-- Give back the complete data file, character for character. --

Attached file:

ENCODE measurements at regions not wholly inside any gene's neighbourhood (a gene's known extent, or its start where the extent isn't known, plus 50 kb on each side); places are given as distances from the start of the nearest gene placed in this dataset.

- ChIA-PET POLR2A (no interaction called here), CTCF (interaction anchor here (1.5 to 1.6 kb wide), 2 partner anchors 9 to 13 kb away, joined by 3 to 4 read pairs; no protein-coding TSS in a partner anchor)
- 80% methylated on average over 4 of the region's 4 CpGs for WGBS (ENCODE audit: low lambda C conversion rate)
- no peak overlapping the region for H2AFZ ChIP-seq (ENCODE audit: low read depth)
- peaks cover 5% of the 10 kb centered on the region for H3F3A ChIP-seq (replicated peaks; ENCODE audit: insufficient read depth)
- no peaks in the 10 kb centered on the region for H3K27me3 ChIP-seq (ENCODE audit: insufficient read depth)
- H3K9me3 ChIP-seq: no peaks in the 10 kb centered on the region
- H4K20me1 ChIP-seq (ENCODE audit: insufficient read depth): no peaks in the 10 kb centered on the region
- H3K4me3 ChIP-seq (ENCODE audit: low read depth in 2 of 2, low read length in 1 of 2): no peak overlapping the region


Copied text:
ENCODE measurements at regions not wholly inside any gene's neighbourhood (a gene's known extent, or its start where the extent isn't known, plus 50 kb on each side); places are given as distances from the start of the nearest gene placed in this dataset.

- ChIA-PET POLR2A (no interaction called here), CTCF (interaction anchor here (1.5 to 1.6 kb wide), 2 partner anchors 9 to 13 kb away, joined by 3 to 4 read pairs; no protein-coding TSS in a partner anchor)
- 80% methylated on average over 4 of the region's 4 CpGs for WGBS (ENCODE audit: low lambda C conversion rate)
- no peak overlapping the region for H2AFZ ChIP-seq (ENCODE audit: low read depth)
- peaks cover 5% of the 10 kb centered on the region for H3F3A ChIP-seq (replicated peaks; ENCODE audit: insufficient read depth)
- no peaks in the 10 kb centered on the region for H3K27me3 ChIP-seq (ENCODE audit: insufficient read depth)
- H3K9me3 ChIP-seq: no peaks in the 10 kb centered on the region
- H4K20me1 ChIP-seq (ENCODE audit: insufficient read depth): no peaks in the 10 kb centered on the region
- H3K4me3 ChIP-seq (ENCODE audit: low read depth in 2 of 2, low read length in 1 of 2): no peak overlapping the region